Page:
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Review: "The Third Man: Churchill, Roosevelt, Mackenzie King, and the Untold Friendships that Won WWII"

Canadian Prime Minister William Mackenzie King (r) with, from left, the Earl of Athlone (Governor General of Canada), Franklin D. Roosevelt and Winston Churchill. Quebec City, 1944.

Neville Thompson’s The Third Man: Churchill, Roosevelt, Mackenzie King, and the Untold Friendships that Won WWII (2021) is a worthy addition to the books dealing with the two great victorious leaders Winston Churchill and Franklin Roosevelt (FDR). Thompson is a professor emeritus of history at the University of Western Ontario, and the chief value of his book is that it is primarily based on the relevant years of Canadian Prime Minister William Mackenzie King’s diary of mind-boggling length--the complete diary is 30,000 typewritten pages or the equivalent of thirty-five volumes of Thompson’s The Third Man, itself nearly 500 pages.

The diary is important because (in Thompson’s words);

No other national leader was so intimate with both Churchill and Roosevelt. Indeed, King arguably knew them both better than they knew each other. No one else had such a privileged view of the evolution and workings of their relationship. . . . Few were so perceptive about them and none left so detailed an account [in his diary] of their circumstances, policy, and interactions. In addition to closely observing the two individuals, King, as the leader of a country vital to their interests, used his position to actively participate in the transfer of global hegemony from Britain to the United States, an outcome not entirely apparent until a decade or more after the end of the Second World War. (p. 2)

After an introductory chapter on “The Atlantic Triumvirate,” Thompson’s next two chapters deal with the pre-WWII relations between “King and the ‘Great Genius’ [Churchill]” and “King and the Brave Neighbour [USA].” Mackenzie King became head of the Canadian Liberal party in 1919 and prime minister in 1921, and he continued as the Canadian leader for most of the next quarter century except for the early 1930s. Thus, he had plenty of pre-war opportunities to get to know both foreign leaders.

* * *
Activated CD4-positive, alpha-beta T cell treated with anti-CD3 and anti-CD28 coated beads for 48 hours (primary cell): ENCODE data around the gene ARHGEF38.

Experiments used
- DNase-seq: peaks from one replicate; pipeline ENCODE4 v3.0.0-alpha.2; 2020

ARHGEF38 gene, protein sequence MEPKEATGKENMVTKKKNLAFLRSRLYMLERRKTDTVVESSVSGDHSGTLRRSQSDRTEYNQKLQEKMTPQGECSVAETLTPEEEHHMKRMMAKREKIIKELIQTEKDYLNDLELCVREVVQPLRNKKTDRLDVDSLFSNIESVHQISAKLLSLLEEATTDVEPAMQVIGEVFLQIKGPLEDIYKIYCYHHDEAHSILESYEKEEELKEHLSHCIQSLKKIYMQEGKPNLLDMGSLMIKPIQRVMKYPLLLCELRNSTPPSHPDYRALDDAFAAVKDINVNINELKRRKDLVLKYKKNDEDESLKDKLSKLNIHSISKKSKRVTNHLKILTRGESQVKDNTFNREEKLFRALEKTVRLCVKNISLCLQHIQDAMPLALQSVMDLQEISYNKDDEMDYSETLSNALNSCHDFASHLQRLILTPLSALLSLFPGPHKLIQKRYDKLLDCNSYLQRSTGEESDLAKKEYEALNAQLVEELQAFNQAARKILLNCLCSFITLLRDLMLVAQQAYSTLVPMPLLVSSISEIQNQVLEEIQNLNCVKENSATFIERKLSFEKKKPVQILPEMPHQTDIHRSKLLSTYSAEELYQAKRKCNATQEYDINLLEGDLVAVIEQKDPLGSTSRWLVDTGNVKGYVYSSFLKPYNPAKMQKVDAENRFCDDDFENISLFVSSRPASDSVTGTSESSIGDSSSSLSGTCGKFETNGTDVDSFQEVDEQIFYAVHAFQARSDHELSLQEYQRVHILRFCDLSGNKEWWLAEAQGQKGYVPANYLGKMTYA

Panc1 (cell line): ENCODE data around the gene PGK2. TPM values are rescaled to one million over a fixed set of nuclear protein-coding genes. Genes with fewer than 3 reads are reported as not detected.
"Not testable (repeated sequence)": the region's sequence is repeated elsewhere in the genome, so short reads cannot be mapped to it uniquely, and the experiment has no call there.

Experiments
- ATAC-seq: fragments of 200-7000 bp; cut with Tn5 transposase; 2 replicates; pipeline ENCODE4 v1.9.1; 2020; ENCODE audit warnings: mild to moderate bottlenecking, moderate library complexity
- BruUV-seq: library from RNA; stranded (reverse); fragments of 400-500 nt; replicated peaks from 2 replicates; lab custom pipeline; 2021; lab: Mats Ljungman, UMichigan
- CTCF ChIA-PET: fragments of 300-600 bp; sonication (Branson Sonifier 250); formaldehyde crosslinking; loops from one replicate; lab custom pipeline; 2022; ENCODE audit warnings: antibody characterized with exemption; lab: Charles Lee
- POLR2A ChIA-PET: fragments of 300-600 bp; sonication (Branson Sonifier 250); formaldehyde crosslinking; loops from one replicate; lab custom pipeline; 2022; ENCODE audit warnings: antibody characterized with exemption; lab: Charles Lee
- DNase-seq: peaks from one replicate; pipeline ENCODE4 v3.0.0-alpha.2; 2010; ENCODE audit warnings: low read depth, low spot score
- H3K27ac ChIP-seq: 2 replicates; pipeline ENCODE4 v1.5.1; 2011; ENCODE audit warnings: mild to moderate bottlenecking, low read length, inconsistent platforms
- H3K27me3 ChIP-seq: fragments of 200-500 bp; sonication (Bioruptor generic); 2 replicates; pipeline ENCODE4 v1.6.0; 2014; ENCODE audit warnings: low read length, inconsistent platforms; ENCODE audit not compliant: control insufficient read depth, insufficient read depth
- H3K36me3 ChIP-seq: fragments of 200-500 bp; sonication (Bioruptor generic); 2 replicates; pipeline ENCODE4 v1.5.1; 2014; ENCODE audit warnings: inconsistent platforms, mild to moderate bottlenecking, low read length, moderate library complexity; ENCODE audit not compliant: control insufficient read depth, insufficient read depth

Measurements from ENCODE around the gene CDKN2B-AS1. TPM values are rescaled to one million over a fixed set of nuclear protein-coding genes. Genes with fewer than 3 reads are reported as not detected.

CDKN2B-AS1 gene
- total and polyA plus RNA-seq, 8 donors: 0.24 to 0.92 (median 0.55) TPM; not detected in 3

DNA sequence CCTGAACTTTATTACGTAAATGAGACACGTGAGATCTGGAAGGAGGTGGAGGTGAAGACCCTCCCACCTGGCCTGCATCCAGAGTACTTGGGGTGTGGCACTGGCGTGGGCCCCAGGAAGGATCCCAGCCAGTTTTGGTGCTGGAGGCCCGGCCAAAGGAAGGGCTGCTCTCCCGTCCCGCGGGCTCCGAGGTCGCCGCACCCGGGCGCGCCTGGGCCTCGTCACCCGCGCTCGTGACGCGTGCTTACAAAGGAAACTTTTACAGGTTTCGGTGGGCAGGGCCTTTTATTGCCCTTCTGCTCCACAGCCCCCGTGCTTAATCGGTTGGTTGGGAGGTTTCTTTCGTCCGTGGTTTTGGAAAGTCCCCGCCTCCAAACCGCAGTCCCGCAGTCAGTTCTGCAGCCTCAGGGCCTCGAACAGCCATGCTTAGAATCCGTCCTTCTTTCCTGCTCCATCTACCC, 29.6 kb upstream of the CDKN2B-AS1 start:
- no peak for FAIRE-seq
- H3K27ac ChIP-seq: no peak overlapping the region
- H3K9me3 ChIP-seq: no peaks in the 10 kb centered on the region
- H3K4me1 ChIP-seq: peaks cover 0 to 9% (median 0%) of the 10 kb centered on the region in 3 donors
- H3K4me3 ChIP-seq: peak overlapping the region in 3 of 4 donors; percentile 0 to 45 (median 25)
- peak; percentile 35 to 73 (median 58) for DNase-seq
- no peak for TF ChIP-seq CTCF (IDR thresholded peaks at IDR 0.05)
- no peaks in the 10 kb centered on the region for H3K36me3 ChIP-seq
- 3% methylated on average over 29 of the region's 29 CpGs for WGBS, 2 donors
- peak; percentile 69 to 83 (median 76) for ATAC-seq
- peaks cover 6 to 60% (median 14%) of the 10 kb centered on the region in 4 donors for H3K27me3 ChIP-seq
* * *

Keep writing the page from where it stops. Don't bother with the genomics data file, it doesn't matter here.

Even before 1919, King had met with Churchill several times, first in 1900.  After meeting with him in England in 1908, King noted that he did not seem as egotistic as earlier, but that his self-interest still seemed his main driving force. Months after again meeting with Churchill, in 1934 at his Chartwell estate in southeast England, King wrote in his diary, “a truly remarkable man, [a] great genius.” (p. 46)

King’s first recorded meeting with FDR occurred only in late 1935 at the White House. This was a few years after the latter had become president and just a few weeks after King had been reinstalled, along with a large Liberal parliamentary majority, as Canadian prime minister. Nevertheless, King’s diary had already recorded impressions of Roosevelt’s policies, which he thought too radical.  Although a liberal, King was more like a nineteenth-century British one, for example Prime Minister William Gladstone, who was less bold and sweeping than FDR regarding the government’s economic role.

The purpose of King’s trip to the White House was to firm up a trade deal between the U. S. and Canada. Both FDR and his wife, Eleanor, favorably impressed King, and after FDR’s state-of-the-union address in early 1936, King noted that he “was a brave man . . . with his voice the nation will believe a sincere and good man, determined to help his day and generation.” (p. 58)

In future days King was often impressed with the speeches of Roosevelt and Churchill. For example, after FDR’s State of the Union address in January 1939, King wrote in his diary, “It was the finest thing I have heard anywhere at any time, in the way of comprehensive constructiveness.” (p. 87) Perhaps King’s admiration stemmed partly from his own inability at speech-making. Thompson writes: “King’s greatest distinction was his failure as an orator. No great occasion was ever ennobled by one of his speeches. He had none of the rhetorical skill, the sensitivity to language, the gestures and ringing cadences of Roosevelt and Churchill, to say nothing of their distinct, resonant voices.” (p. 6)

Between 1935 and the German annexation of Austria in March 1938, King had a few more meetings each with Roosevelt and Churchill, and even went to Berlin in mid 1937 to meet with Hitler. Like several other foreign political leaders both before and after him--but not Churchill--King thought Hitler desired peace.

Thompson’s Chapter Three, entitled “A Visit in the Shadow of War,” runs from the Austrian annexation to the declarations of war on Germany by Britain and France on 3 September, 1939, two days after Germany’s invasion of Poland. During this year and a half, in his desire to prevent war, King was more sympathetic to Prime Minister Neville Chamberlain’s appeasement policies than to the bellicose Churchill’s criticism of them--although holding some government positions earlier and being a prominent member of parliament, Churchill did not become prime minister until May 1940 and remained in office until mid 1945.